Pryor’s nomination to 7th Circuit advances to full Senate

Southern Indiana District Court Magistrate Judge Doris Pryor’s nomination to the 7th Circuit Court of Appeals has advanced to the full U.S. Senate after the Senate Judiciary Committee voted in her favor Thursday morning, with two Republicans breaking from their party despite the ranking member announcing his opposition to her confirmation.

Magistrate Judge Doris Pryor

Pryor, the national security chief in the U.S. Attorney’s Office for the Southern District of Indiana before joining the U.S. District Court for the Southern District of Indiana, was tapped by the Biden administration to fill the vacancy created on the 7th Circuit by the impending retirement of Judge David Hamilton. If she is confirmed, Pryor will be the first Black woman from Indiana to serve on the Chicago-based appellate court.

Judiciary Committee Chair Sen. Dick Durbin, D-Illinois, summarized Pryor’s professional career and highlighted the qualities she would bring to the circuit court.

“She’s demonstrated a capacity for even-handed decision making,” Durbin said. “This is an exceptional nomination.”

Pryor, who received a unanimous qualified rating from the American Bar Association, passed the committee on a 13-9 vote. Two Republicans, Sens. Lindsey Graham of South Carolina and Thom Tillis of North Carolina, joined all the committee Democrats in moving her nomination to the Senate floor.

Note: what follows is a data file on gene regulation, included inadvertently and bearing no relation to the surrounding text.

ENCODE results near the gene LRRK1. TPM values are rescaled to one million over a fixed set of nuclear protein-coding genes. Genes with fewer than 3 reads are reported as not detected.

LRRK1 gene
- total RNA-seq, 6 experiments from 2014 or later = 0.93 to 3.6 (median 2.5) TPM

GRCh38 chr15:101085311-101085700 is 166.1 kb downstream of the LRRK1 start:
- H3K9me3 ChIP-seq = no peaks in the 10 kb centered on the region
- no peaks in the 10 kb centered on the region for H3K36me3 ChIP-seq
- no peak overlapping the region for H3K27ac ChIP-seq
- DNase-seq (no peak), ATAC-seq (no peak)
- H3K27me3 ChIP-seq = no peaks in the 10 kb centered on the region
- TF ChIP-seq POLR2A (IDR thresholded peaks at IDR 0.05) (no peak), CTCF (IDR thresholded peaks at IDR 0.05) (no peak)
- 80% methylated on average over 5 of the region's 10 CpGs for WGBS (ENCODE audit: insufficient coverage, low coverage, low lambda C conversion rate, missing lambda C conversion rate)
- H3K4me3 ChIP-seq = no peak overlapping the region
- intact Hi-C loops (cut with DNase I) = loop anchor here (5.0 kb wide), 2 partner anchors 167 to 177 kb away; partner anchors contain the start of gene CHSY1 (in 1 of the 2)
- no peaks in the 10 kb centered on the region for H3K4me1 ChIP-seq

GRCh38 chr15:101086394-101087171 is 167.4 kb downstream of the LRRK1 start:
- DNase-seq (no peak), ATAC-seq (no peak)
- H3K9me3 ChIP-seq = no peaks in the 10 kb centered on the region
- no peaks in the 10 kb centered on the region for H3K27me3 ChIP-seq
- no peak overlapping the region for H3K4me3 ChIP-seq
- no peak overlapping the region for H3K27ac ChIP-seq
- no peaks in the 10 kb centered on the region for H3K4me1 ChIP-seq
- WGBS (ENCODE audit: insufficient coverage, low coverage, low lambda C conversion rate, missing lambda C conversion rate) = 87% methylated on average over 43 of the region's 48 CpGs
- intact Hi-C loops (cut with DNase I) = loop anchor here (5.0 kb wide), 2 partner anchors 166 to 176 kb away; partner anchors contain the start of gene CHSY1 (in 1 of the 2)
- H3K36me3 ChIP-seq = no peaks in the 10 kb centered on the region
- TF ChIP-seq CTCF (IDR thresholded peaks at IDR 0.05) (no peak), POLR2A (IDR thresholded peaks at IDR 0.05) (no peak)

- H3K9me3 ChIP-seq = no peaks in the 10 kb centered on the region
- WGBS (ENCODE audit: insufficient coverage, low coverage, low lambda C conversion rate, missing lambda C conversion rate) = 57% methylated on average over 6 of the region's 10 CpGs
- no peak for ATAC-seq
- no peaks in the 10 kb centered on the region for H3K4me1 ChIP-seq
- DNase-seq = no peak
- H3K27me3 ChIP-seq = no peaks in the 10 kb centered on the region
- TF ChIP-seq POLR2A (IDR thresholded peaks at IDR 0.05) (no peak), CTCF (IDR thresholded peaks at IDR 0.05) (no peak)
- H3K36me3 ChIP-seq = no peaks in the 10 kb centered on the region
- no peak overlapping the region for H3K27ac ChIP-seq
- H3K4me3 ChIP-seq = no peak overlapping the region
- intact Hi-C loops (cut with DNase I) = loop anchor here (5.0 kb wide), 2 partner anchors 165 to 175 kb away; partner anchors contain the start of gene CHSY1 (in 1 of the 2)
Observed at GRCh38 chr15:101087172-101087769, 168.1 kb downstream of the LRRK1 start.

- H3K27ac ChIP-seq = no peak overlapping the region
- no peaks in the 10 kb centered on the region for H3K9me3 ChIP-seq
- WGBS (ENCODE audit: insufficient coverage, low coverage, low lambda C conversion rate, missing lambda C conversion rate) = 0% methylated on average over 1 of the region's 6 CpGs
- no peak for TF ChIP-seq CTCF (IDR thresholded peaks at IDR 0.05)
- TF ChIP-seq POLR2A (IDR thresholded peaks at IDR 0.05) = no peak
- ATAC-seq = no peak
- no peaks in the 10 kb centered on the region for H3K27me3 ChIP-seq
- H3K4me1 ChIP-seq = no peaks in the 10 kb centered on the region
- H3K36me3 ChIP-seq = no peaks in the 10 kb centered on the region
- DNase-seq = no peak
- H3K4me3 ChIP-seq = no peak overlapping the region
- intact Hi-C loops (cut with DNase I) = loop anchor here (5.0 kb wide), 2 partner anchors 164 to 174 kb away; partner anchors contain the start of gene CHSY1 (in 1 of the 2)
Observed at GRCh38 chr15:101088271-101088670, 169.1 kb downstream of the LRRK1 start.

Speaking before the votes on the nominations began, Tillis announced that although he would be voting in favor of three nominees, he would oppose them once they arrived in the full Senate.

In his opening remarks, Committee Ranking Member Sen. Chuck Grassley singled out four nominees he would be voting against. Pryor was on that list.

The Iowa Republican said he had given a lot of consideration to his vote on Pryor’s nomination but remained concerned about her answers to questions about the U.S. Constitution.

During her confirmation hearing in July, Pryor was quired by Sen. Mike Lee, R-Utah, about a 2019 speech she made at her son’s elementary school to commemorate Constitution Day. Lee pushed Pryor as to whether her use of the term “living document” indicated that she believed the Constitution’s meaning changes over time.

“Despite several attempts, Judge Pryor wouldn’t give a firm answer to that question,” Grassley said. “I’ve said before that circuit court nominees need to show that they’ll enforce the law and Constitution as written. I don’t think her testimony met that standard.”

Indiana Sens. Todd Young and Mike Braun, both Republicans, are supporting Pryor’s elevation to the 7th Circuit. Durbin called the committee’s attention to the cooperation from the two Hoosiers in filling the vacancy and in submitting their blue slips. 

“I want to say that receiving blue slips from two Republican senators, in this case Sens. Young and Braun, is extraordinary in this committee and I hope there’ll be more evidence of that kind of cooperation,” Durbin said.

When the Senate will vote on Pryor’s confirmation is uncertain. The senators are scheduled to recess Aug. 8 and not return until Sept. 6.

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